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Gun Control, Gun Violence, Health Care, Healthcare, Mental Health, Mental Illness, Politics, Public Health, Public Policy, Uncategorized

New Research Uncovers Startling Findings About Firearm Access And Suicide Risk Among U.S. Teens

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A new study reveals that a startling percentage of American teens report having easy access to firearms, even when they have mental health problems that put them at a high risk of suicide.

Overall, 41 percent of teens living in a home with a firearm said they had easy access to the weapon. Alarmingly, this percentage was the same among teens with a history of mental illness or suicidal acts, the researchers found. They reported their findings in the current issue of JAMA Psychiatry.

Suicide is the third leading cause of death for U.S. teens, accounting for a staggering one in five deaths — more than 4,600 annually — among 15- to 24-year olds. Risk factors for suicide include having a history of depression or other mental illness, alcohol or drug abuse, or previous suicide attempts, and having easy access to lethal methods.

Past research has shown that having a firearm in the home is one of the strongest risk factors for suicide. However, studies suggest that the suicide risk associated with firearms is lower in homes that practice safe storage of weapons.

Based on the startling number of teen suicides and suicide attempts each year, and their strong tie to firearm access, leading medical groups including the American Academy of Pediatrics, the American College of Physicians, and the American Psychological Association advise healthcare providers to talk about safe firearm storage with parents – especially those with at-risk youths at home.

In this latest study, “[o]ur goal was to find out if those recommendations were being effectively implemented in the community,” said lead author Dr. Joseph Simonetti, from the University of Washington School of Medicine’s Harborview Medical Center in Seattle.

Data for the study came from the The National Comorbidity Survey—Adolescent Supplement, which was conducted from 2001 to 2004, and included information on 10,123 U.S. adolescents between the ages of 13 to 18 years.

A third of the teens surveyed said they lived in a home with a firearm. Of those, about 41 percent reported having easy access to that firearm and the ability to shoot it. Further analysis revealed that older, male and non-Hispanic teens were more likely to report being able to access firearms. Those living in rural or wealthy households were also more likely to report access.

There was no difference, however, when the teens were grouped by suicide risk:   teens with histories of mental illness or suicidal actions were just as likely as those without such histories to report firearm access, the researchers found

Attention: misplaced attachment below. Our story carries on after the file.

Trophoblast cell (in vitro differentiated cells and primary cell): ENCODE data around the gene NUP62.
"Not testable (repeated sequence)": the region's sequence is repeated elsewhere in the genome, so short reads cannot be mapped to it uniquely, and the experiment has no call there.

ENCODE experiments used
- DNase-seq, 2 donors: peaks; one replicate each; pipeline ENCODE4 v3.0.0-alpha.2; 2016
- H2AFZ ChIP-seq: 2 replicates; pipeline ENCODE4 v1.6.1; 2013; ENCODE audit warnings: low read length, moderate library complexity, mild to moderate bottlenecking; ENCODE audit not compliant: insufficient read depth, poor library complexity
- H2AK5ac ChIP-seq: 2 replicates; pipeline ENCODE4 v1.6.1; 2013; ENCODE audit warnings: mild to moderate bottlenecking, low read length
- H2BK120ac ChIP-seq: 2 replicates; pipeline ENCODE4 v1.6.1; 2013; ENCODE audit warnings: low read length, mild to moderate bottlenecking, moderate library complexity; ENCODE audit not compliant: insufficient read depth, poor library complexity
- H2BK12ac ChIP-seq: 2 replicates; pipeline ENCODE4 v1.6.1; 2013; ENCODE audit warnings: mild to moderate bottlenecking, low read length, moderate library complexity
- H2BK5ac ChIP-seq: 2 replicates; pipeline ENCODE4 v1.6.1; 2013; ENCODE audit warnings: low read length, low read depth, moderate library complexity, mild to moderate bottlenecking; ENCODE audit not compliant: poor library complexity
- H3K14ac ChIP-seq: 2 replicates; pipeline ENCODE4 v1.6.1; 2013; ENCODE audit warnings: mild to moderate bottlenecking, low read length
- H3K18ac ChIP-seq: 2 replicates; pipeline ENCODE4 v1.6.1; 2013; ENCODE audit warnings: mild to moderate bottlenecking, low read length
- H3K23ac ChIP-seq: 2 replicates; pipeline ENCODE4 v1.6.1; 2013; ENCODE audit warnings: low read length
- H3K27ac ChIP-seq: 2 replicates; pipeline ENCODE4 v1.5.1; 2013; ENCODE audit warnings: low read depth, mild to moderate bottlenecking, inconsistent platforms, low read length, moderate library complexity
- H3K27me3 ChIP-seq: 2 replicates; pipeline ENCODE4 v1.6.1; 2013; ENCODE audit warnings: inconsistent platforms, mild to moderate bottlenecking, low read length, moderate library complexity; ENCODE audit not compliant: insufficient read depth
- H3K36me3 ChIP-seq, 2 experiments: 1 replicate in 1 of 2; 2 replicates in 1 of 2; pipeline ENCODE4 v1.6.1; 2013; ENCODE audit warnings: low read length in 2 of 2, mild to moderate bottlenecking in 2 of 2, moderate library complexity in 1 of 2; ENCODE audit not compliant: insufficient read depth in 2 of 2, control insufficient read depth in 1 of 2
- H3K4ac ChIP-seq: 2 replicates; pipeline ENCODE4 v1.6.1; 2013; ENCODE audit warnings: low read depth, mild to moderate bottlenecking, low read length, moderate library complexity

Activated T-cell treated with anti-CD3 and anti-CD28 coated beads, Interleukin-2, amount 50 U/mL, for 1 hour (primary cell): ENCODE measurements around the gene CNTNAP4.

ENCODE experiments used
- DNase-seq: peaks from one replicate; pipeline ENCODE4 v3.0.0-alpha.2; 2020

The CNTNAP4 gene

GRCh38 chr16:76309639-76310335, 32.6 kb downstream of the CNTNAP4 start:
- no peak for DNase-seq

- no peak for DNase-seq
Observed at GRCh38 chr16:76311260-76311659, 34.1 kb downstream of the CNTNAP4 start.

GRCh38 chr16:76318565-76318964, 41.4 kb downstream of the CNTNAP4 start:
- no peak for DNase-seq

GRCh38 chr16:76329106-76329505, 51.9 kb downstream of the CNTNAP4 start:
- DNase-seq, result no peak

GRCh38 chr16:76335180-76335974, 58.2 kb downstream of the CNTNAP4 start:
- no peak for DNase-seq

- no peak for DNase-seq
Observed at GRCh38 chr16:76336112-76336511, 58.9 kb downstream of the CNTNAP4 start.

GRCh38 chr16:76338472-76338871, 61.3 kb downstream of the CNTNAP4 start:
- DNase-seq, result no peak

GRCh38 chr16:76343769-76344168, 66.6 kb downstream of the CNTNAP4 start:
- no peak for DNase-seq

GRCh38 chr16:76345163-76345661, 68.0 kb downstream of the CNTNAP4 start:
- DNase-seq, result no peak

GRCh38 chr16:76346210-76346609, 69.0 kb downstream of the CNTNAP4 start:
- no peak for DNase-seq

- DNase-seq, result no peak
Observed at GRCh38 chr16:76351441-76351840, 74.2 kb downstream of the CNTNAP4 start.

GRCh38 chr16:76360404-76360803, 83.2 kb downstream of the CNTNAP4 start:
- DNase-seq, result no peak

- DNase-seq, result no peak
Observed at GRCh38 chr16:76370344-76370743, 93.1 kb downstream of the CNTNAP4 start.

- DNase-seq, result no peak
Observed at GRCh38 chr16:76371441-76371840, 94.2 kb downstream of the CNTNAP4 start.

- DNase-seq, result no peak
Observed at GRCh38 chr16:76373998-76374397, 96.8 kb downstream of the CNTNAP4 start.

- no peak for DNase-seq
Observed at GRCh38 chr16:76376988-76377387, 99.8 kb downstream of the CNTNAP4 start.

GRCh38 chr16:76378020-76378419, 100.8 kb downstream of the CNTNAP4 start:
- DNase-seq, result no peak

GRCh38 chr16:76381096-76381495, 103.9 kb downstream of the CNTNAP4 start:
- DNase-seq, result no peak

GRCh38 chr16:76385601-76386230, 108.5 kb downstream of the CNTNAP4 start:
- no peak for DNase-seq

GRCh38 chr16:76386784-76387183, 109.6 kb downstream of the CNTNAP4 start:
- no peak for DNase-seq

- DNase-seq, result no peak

“There is an obvious disconnect between generally agreed upon recommendations for firearm safety practices and what we’re actually doing in the community,” Dr. Simonetti said. “We need better studies on how to promote safe firearms storage especially in households with children and children with mental illness,” he said.

Dr. Simonetti said some effective safe storage methods include using gun locks and gun cabinets and hiding the keys from children. Safer gun laws could also help to reduce suicide rates; throughout the country, states with stronger firearm safety laws have significantly lower rates of all-cause firearm deaths, including suicides, homicides, and accidental shootings. For example, states where a background check is required for all handgun sales have an average of 49 percent fewer firearm suicides than states with limited or no background check requirement.

Following the 2012 Sandy Hook school massacre, President Barack Obama pushed for gun reforms, including expanded background checks and a ban on high-capacity magazines. Unfortunately, strong opposition from influential gun lobby groups like the National Rifle Association — and the politicians in their pocket — has halted any progress towards reducing gun suicides and other firearm deaths. In fact, the reason we didn’t have a surgeon general during the Ebola crisis is that Senate Republicans have blocked the nomination of Dr. Vivek Murthy for nearly a year now, all because he called gun violence a public health problem — a statement that is very much in line with scientific evidence and medical consensus statements.

 

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